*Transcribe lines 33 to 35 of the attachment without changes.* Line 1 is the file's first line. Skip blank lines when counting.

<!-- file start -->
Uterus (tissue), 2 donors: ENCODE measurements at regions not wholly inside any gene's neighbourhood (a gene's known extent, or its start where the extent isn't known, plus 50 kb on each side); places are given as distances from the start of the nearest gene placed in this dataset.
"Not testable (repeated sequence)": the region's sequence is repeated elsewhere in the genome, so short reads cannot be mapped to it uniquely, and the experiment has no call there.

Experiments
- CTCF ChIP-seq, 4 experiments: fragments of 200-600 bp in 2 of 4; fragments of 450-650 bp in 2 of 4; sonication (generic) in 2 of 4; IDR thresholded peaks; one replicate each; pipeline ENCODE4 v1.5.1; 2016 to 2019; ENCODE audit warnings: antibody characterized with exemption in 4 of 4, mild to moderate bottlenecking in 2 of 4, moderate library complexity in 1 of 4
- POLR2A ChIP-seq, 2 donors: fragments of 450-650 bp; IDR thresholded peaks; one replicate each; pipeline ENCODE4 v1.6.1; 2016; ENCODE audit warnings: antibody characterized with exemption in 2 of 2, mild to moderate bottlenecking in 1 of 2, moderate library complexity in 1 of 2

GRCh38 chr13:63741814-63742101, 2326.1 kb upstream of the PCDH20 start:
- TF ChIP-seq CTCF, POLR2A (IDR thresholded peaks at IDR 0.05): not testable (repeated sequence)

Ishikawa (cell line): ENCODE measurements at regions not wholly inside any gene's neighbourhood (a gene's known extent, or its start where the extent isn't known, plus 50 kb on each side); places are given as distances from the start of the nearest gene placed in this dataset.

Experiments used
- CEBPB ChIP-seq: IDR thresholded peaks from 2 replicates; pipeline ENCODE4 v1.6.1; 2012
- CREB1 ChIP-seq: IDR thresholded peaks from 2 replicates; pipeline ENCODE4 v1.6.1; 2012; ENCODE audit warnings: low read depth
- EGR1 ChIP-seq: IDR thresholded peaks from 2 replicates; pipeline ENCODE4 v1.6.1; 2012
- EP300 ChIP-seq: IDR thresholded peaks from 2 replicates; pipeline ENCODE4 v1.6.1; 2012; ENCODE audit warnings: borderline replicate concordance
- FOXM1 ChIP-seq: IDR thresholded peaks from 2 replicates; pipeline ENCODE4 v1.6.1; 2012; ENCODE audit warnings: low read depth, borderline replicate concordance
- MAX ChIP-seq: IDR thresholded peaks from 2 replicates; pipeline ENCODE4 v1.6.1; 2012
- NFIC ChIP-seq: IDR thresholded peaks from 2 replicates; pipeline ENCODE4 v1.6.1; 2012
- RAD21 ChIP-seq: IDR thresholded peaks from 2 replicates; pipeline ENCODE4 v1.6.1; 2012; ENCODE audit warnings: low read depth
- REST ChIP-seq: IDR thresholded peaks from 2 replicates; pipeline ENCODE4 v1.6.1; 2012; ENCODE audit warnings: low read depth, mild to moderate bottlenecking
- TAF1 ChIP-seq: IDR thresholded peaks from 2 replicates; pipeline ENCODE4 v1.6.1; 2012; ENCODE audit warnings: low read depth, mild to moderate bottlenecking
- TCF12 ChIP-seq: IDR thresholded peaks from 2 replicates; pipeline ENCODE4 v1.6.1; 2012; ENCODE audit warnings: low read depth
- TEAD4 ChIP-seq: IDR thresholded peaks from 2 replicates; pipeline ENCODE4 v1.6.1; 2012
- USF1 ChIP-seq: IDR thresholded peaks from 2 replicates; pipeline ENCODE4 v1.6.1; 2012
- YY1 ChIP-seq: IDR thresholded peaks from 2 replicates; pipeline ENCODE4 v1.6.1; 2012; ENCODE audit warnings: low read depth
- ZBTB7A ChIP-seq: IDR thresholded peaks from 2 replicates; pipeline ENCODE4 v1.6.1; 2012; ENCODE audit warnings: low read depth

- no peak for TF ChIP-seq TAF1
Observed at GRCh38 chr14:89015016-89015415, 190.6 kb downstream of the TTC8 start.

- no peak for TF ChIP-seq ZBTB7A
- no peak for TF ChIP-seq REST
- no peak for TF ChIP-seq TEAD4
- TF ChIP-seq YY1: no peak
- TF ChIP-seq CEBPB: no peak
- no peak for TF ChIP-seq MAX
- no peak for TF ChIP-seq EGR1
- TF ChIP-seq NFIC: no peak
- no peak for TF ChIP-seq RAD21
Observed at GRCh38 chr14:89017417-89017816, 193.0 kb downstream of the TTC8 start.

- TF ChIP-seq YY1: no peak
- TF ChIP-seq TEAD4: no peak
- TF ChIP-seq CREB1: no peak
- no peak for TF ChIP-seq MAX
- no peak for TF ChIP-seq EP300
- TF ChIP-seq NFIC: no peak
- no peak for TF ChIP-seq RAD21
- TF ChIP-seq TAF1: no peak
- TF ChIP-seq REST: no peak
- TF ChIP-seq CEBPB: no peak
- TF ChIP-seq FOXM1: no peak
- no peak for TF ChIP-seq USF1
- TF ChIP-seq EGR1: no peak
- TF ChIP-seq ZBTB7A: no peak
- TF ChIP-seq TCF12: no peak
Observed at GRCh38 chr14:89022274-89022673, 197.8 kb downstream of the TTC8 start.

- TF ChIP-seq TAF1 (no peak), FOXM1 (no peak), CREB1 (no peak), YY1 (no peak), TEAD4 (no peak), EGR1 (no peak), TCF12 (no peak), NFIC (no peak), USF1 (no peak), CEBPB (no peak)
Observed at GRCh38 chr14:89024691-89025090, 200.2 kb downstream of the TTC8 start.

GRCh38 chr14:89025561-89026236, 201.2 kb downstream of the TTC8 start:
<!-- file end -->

- no peak for TF ChIP-seq EGR1
- TF ChIP-seq NFIC: no peak
- no peak for TF ChIP-seq RAD21